Four points:

  • difficult to test, but the evidence that has been gathered is not favourable

  • the crucial events (e.g., how the libido is used) are unobservable, and there are no good means to measure them

  • there is an awfully long time between the occurence of the causal stimulus and its presumed effect; relationships between early events and later traits tend to be weak and inconsistent

  • this theory of development was conceived without studying children; rather, it was developed from patients' recollections, dreams and free associations


    Freud's theory focusses on sex and aggression. During the time period Freud lived in, sex and sexual ideas did not make for socially acceptable topics for dinner conversations, or most any other sort of conversations. Thus, those ideas were unspoken, because they were socially unacceptable.

    Recently, James Pennebaker has done some studies in which people tell negative secrets to the experimenter - in confidence and with confidentiality, in a set similar to a Catholic confessional - and Pennebaker takes various measures of their well being. He finds that a few months later, people who tell the negative secrets have higher levels of well being than people who did not reveal any negative secrets. One measure is the number of trips to the university medical office to be treated for illness.

    Let me suggest that Pennebaker's results - that confessing negative secrets leads to higher well being - relates to Freud's work by illustrating that people who release some socially unacceptable thought/belief/action feel better as a result. This suggests that Freud may have been correct about "psychic energy" being tied up in negative things, although the exact content of those thing may not be sex and aggression. Thus, Freud may have correctly identified an important aspect of well being - the notion that unspoken thoughts can influence our behavior - but the identifying the content of the thoughts as exclusively sexual and aggressive may be incorrect.

    Freud's structure for the personality

    The structure of personality involves three parts: the id, the ego, and the super-ego.

    The id contains the drives that people have. These are the drives for pleasure. If humans have instincts, this is where they are. The id wants its wishes immediately and directly fulfilled. The id is governed by the pleasure principle, which suggests that all processes operate to achieve the maximum amount of pleasure. Also, the id is almost completely unconscious.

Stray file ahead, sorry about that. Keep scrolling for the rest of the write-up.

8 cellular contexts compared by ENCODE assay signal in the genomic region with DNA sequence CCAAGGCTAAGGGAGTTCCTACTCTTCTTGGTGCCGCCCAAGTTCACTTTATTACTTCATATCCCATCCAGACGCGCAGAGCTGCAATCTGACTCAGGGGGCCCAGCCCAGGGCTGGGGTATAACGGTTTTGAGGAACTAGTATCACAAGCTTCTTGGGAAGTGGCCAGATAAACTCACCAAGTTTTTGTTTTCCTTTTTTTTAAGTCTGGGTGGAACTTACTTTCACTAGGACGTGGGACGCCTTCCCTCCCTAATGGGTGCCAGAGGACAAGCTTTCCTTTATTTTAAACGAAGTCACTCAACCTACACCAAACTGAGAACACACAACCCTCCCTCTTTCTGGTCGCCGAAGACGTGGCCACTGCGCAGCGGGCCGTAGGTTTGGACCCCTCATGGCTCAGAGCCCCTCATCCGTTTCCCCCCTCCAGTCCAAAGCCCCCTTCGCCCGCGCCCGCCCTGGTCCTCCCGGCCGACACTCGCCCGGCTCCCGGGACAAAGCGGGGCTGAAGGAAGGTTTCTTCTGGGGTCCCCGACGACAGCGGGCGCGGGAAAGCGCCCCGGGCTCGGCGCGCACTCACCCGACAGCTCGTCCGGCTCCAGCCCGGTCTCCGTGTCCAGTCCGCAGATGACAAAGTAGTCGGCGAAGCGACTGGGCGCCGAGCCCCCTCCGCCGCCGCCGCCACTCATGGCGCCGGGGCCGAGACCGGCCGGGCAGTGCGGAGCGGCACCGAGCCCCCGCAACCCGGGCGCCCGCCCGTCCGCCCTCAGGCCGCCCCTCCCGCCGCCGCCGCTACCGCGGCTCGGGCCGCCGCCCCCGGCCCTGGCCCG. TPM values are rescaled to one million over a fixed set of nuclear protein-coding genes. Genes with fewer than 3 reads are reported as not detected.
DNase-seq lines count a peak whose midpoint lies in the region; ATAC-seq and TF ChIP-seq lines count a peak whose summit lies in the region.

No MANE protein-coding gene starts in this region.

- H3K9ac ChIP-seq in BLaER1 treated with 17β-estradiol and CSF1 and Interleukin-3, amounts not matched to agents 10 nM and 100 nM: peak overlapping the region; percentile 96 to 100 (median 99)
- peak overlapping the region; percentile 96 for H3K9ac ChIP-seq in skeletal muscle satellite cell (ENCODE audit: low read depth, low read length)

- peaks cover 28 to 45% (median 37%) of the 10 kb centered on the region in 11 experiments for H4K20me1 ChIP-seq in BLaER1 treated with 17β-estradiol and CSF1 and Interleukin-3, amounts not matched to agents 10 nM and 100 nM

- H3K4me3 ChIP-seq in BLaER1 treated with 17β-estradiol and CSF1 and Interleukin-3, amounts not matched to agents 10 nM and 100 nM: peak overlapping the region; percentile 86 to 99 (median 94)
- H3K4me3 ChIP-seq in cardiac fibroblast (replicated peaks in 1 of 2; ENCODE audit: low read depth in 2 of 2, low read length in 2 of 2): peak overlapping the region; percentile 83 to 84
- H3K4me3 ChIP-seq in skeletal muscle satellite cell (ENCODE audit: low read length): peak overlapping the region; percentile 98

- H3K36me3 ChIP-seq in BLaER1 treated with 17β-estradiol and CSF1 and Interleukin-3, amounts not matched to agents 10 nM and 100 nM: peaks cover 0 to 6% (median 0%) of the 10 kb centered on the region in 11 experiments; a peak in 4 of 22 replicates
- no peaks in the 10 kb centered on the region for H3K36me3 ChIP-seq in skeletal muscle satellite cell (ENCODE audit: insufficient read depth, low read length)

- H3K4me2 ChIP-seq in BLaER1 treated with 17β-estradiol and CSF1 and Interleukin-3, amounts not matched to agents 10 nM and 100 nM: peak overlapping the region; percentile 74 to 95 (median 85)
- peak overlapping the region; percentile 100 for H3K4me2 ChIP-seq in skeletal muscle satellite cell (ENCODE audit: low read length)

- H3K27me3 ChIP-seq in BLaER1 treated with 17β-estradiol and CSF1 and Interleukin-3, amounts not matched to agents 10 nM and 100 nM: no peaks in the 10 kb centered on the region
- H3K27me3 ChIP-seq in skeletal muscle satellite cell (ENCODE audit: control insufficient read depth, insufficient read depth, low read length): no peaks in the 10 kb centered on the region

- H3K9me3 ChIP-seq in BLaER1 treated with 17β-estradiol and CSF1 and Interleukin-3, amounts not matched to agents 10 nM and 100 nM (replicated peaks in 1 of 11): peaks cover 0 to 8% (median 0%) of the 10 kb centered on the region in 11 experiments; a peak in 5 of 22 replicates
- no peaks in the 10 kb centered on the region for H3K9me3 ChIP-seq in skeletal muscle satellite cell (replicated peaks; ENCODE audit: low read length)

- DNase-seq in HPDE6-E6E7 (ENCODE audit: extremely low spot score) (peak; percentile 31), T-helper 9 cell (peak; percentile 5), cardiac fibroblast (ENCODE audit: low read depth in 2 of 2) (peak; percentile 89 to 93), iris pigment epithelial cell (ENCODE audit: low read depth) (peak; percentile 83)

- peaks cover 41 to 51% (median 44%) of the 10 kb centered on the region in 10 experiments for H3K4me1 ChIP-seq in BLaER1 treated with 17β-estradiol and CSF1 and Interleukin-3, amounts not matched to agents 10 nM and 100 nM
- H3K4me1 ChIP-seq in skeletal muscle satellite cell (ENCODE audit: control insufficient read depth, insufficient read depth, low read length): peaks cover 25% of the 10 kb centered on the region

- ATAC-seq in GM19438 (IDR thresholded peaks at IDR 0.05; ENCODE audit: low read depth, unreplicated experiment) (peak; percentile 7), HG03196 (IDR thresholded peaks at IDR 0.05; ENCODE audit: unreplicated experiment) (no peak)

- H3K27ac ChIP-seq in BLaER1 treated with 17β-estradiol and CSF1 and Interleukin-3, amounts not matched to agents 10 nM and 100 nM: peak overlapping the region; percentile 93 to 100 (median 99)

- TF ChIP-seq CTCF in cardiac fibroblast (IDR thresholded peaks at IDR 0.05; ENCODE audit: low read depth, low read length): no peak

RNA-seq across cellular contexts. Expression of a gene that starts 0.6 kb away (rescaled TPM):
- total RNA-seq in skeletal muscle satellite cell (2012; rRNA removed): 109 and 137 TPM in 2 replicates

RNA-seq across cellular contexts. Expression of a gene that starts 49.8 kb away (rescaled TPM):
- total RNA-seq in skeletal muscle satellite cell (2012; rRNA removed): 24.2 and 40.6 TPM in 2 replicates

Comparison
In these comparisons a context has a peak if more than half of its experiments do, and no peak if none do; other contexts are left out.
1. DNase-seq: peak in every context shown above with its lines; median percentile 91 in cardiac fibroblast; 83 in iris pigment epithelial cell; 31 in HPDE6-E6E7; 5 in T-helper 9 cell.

The superego contains all of the moral lessons the person has learned in their life. This is the internalized voice of authority. Freud suggested that usually the moral lessons a person has in their superego were learned from their parents, although as the person gets older the lessons may be learned from others as well. Our conscience is in the superego. This is also where we have a notion of what our ideal person is. The superego is also partially unconscious.

    The ego is the mediator between the id and the superego. The ego tries to reconcile the wishes of the id, and the moral attitudes of the superego. That reconciliation may entail that the ego postpone the immediate gratification demanded by the id for later, and greater, gratification. The ego is in touch with reality, and may do reality testing, which is thinking about what the best course of action is to attain goals of the id and superego. The ego is governed by the reality principle, which suggests that the person gets as much satisfaction from the world as possible. Finally, the ego is the conscious mind.

    Ego Defense Mechanisms

    Freud suggested there were habits of thought that people use to protect their minds from anxiety. Some of the important defense mechanisms are:

  • Repression: keeps anxiety arousing thoughts out of consciousness. Repression may be voluntary or involuntary. There is clinical evidence for repression in cases of multiple personality disorder, where one persona does not have access to another persona. Some suggestions have been made that multiple personalities develop because a person experiences bad events and deals with those events by creating another persona that has not suffered them.
    Also, post-traumatic disorders, such a shell-shock, suggest that person have experiences that they have not completely thought out, and would prefer not to completely think out. So, those experiences are repressed, or pushed out of the person's consciousness.

  • Identification: occurs when the person symbolically represents themself with (in) another person. The person then models their behavior on that other person's behavior.

  • Projection: a person attributes their own threatening or worrisome traits/impulses to another person, so as to ignore or overlook those traits/impulses in themself.

  • Rationalization Attribute to oneself a noble motive for an action rather than the real motive that is not so noble. I gave money to the charity because I am a generous person, rather than thinking I gave money to the charity, because they will list my name as one of the doners, and I will get a tax deduction for my contribution.